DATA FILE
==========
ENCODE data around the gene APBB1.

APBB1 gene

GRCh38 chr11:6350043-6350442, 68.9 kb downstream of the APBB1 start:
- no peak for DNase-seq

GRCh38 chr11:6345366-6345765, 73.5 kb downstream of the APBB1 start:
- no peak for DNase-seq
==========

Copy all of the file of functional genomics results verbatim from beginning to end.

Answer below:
ENCODE data around the gene APBB1.

APBB1 gene

GRCh38 chr11:6350043-6350442, 68.9 kb downstream of the APBB1 start:
- no peak for DNase-seq

GRCh38 chr11:6345366-6345765, 73.5 kb downstream of the APBB1 start:
- no peak for DNase-seq